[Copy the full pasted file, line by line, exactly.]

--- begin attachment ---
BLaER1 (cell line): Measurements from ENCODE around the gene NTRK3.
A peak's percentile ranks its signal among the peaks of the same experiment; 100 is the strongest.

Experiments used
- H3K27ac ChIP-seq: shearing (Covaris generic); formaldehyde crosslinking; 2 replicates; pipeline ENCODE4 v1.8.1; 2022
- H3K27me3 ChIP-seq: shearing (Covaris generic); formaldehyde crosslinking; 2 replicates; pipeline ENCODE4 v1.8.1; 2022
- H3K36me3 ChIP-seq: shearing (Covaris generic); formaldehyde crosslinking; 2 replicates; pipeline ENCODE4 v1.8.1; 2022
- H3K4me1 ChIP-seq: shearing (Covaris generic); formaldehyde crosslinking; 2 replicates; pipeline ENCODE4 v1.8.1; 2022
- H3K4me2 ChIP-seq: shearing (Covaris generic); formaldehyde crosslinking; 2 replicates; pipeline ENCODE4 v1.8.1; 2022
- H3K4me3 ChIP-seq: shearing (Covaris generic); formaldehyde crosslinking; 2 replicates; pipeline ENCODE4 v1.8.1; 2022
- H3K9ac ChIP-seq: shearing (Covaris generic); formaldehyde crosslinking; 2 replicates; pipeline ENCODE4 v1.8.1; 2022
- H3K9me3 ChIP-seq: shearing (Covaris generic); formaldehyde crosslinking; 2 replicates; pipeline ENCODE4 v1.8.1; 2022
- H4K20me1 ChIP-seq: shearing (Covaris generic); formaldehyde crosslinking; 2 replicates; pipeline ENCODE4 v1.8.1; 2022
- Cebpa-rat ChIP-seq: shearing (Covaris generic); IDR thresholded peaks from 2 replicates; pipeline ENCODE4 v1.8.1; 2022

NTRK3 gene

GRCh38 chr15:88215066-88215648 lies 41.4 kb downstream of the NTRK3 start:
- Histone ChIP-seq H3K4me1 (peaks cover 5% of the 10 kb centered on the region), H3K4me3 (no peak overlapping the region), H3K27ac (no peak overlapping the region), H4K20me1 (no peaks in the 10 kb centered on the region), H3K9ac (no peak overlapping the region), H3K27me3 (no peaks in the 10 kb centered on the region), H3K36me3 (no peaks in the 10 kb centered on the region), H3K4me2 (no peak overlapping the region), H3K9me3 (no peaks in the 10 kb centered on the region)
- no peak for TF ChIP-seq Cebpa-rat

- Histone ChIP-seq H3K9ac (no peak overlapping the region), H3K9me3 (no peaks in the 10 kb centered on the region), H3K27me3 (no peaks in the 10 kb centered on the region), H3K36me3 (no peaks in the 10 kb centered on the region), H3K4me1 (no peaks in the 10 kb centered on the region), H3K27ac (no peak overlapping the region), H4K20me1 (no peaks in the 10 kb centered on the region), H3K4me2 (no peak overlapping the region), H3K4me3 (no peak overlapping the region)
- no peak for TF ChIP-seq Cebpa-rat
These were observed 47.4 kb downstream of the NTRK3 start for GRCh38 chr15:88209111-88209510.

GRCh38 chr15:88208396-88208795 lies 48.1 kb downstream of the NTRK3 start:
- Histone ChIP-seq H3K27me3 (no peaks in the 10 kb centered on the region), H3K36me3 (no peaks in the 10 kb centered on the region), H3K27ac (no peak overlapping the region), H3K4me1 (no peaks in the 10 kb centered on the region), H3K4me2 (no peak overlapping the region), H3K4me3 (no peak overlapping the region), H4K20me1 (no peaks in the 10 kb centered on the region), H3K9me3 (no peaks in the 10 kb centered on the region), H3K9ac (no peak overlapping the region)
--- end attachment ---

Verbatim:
BLaER1 (cell line): Measurements from ENCODE around the gene NTRK3.
A peak's percentile ranks its signal among the peaks of the same experiment; 100 is the strongest.

Experiments used
- H3K27ac ChIP-seq: shearing (Covaris generic); formaldehyde crosslinking; 2 replicates; pipeline ENCODE4 v1.8.1; 2022
- H3K27me3 ChIP-seq: shearing (Covaris generic); formaldehyde crosslinking; 2 replicates; pipeline ENCODE4 v1.8.1; 2022
- H3K36me3 ChIP-seq: shearing (Covaris generic); formaldehyde crosslinking; 2 replicates; pipeline ENCODE4 v1.8.1; 2022
- H3K4me1 ChIP-seq: shearing (Covaris generic); formaldehyde crosslinking; 2 replicates; pipeline ENCODE4 v1.8.1; 2022
- H3K4me2 ChIP-seq: shearing (Covaris generic); formaldehyde crosslinking; 2 replicates; pipeline ENCODE4 v1.8.1; 2022
- H3K4me3 ChIP-seq: shearing (Covaris generic); formaldehyde crosslinking; 2 replicates; pipeline ENCODE4 v1.8.1; 2022
- H3K9ac ChIP-seq: shearing (Covaris generic); formaldehyde crosslinking; 2 replicates; pipeline ENCODE4 v1.8.1; 2022
- H3K9me3 ChIP-seq: shearing (Covaris generic); formaldehyde crosslinking; 2 replicates; pipeline ENCODE4 v1.8.1; 2022
- H4K20me1 ChIP-seq: shearing (Covaris generic); formaldehyde crosslinking; 2 replicates; pipeline ENCODE4 v1.8.1; 2022
- Cebpa-rat ChIP-seq: shearing (Covaris generic); IDR thresholded peaks from 2 replicates; pipeline ENCODE4 v1.8.1; 2022

NTRK3 gene

GRCh38 chr15:88215066-88215648 lies 41.4 kb downstream of the NTRK3 start:
- Histone ChIP-seq H3K4me1 (peaks cover 5% of the 10 kb centered on the region), H3K4me3 (no peak overlapping the region), H3K27ac (no peak overlapping the region), H4K20me1 (no peaks in the 10 kb centered on the region), H3K9ac (no peak overlapping the region), H3K27me3 (no peaks in the 10 kb centered on the region), H3K36me3 (no peaks in the 10 kb centered on the region), H3K4me2 (no peak overlapping the region), H3K9me3 (no peaks in the 10 kb centered on the region)
- no peak for TF ChIP-seq Cebpa-rat

- Histone ChIP-seq H3K9ac (no peak overlapping the region), H3K9me3 (no peaks in the 10 kb centered on the region), H3K27me3 (no peaks in the 10 kb centered on the region), H3K36me3 (no peaks in the 10 kb centered on the region), H3K4me1 (no peaks in the 10 kb centered on the region), H3K27ac (no peak overlapping the region), H4K20me1 (no peaks in the 10 kb centered on the region), H3K4me2 (no peak overlapping the region), H3K4me3 (no peak overlapping the region)
- no peak for TF ChIP-seq Cebpa-rat
These were observed 47.4 kb downstream of the NTRK3 start for GRCh38 chr15:88209111-88209510.

GRCh38 chr15:88208396-88208795 lies 48.1 kb downstream of the NTRK3 start:
- Histone ChIP-seq H3K27me3 (no peaks in the 10 kb centered on the region), H3K36me3 (no peaks in the 10 kb centered on the region), H3K27ac (no peak overlapping the region), H3K4me1 (no peaks in the 10 kb centered on the region), H3K4me2 (no peak overlapping the region), H3K4me3 (no peak overlapping the region), H4K20me1 (no peaks in the 10 kb centered on the region), H3K9me3 (no peaks in the 10 kb centered on the region), H3K9ac (no peak overlapping the region)